Minerva scholarships[edit]

Minerva is a 6 month in-house fellowship scheme in Japan designed for EU and Japanese scholars, trade/economic analysts and civil servants, with the aim of supporting the development of new perspectives on EU-Japan trade relations, economic and industrial issues through their research.

References[edit]

  1. ^ Speech by Günter Verheugen, Vice President of the European Commission responsible for Enterprise and Industry, Further Improving EU-Japan Business Ties, Brussels, 8 July 2005, SPEECH/05/426 (online), available at: europa.eu/rapid/press-release_SPEECH-05-426
  2. ^ http://eur-lex.europa.eu/LexUriServ/LexUriServ.do?uri=CELEX:31992D0278HTML
  3. ^ S. Ghaussy (1998), Japan and the European Union, (online) available at: http://aei.pitt.edu/339/1/dp_c12_ghaussy.pdf
  4. ^ Axel Berkofsky (2012) EU-Japan relations from 2001 to today: achievements, failures and
    • prospects, Japan Forum, 24:3, 265-288, DOI: 10.1080/09555803.2012.699453
  5. ^ http://www.eucyl.jcyl.es
  6. ^ http://www.euinjapan.jp/en/network/center/
  7. ^ http://www.eu-japan.eu/detail-business-programmes/HRTP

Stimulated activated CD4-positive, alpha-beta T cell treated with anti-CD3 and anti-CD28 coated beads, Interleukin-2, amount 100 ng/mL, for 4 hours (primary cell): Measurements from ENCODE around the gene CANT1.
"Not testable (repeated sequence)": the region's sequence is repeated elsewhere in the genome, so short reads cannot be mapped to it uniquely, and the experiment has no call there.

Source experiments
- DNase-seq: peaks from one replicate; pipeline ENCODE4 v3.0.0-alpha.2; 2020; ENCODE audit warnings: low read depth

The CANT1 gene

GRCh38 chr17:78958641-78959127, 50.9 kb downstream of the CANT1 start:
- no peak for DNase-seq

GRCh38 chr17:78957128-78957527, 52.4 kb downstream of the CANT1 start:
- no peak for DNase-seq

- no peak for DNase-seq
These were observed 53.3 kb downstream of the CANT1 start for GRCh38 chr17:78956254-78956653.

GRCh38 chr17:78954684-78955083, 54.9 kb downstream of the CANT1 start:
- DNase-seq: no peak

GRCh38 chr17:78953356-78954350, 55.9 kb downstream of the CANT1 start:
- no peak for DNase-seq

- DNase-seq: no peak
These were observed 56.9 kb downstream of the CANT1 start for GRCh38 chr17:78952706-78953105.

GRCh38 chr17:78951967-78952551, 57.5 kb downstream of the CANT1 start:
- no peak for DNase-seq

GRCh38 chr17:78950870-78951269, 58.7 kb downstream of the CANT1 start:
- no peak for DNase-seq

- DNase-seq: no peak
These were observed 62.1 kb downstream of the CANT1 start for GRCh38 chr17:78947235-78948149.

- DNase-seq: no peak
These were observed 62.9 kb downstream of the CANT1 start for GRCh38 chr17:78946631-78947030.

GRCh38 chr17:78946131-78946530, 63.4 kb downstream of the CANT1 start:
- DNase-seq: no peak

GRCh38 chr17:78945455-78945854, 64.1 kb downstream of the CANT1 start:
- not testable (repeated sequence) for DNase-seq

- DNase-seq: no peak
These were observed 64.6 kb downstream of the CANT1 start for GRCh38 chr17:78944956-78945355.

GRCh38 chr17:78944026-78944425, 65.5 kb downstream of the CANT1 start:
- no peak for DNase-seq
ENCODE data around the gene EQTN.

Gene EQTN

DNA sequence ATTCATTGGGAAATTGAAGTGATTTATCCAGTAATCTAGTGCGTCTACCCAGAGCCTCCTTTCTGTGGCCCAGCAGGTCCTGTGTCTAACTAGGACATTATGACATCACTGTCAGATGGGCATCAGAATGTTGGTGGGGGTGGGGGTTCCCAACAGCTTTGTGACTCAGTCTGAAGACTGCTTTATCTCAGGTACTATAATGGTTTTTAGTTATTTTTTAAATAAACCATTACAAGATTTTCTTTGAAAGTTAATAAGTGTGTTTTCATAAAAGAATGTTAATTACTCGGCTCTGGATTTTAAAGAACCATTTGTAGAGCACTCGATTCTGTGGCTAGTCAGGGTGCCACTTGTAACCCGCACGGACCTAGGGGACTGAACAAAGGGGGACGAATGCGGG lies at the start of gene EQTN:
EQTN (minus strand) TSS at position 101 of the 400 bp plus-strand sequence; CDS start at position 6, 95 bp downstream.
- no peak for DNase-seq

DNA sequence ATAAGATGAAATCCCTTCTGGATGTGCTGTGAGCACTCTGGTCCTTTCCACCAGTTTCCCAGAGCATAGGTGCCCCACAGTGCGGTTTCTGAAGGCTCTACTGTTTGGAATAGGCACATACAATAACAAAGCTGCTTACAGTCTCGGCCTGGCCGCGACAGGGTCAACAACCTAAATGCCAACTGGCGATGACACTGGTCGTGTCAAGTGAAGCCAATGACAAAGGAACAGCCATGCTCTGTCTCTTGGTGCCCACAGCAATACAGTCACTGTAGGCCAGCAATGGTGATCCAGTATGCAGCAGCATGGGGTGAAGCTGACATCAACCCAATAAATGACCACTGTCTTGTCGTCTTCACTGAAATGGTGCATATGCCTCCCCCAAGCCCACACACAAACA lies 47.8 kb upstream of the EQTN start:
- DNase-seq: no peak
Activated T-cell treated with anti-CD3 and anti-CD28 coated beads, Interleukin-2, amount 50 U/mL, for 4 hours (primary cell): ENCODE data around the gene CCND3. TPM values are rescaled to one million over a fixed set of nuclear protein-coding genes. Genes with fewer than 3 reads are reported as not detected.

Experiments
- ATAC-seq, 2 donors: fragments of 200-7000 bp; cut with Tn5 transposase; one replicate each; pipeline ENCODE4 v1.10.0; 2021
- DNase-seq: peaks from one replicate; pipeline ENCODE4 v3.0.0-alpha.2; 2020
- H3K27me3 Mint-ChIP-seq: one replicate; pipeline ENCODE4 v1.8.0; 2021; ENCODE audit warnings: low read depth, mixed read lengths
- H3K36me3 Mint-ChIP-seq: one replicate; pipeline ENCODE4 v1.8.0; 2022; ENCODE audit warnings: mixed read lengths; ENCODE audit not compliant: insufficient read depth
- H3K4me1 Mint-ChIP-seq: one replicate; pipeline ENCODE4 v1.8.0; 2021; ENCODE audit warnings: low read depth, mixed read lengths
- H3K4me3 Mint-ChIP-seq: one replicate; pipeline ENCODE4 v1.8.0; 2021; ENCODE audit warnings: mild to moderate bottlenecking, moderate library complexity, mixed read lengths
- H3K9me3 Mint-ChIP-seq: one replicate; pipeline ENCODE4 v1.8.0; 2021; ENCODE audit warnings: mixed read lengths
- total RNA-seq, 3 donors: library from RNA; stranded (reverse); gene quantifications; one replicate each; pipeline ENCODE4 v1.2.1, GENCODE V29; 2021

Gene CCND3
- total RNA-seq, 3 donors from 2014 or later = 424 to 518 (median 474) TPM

8. ^ J.Corwin, R. Puckett, (2009)Japan’s Manufacturing Competitiveness Strategy: Challenges for Japan, Opportunities for the United States, U.S. Department of Commerce, International Trade Administration, (online), available at: http://www.trade.gov/mas/ian/build/groups/public/@tg_ian/documents/webcontent/tg_ian_002085.pdf
  9. ^ sector.http://www.clustercollaboration.eu/documents/559575/0/EU_Japan_call.pdf
  10. ^ http://www.eu-japan.eu/detail-business-programmes/Bio-Japan-Cluster-Mission-2013
  11. ^ http://www.eu-japan.eu/host-trainee-0
  12. ^ http://www.een-japan.eu/
  13. ^ http://een.ec.europa.eu/
  14. ^ http://ec.europa.eu/enterprise/index_en.htm
  15. ^ http://ec.europa.eu/research/fp7/
  16. ^ http://www.jeupiste.eu/
  17. ^ http://www.gnss.asia/
  18. ^ http://www.een-japan.eu/
  19. ^ http://www.eu-japan.eu/events
  20. ^ Speech by Romano Prodi, President of the European Commission, “The EU and Japan – working together”,SPEECH/01/337
  21. ^ http://ec.europa.eu/enterprise/policies/international/listening-stakeholders/round-tables/#h2-5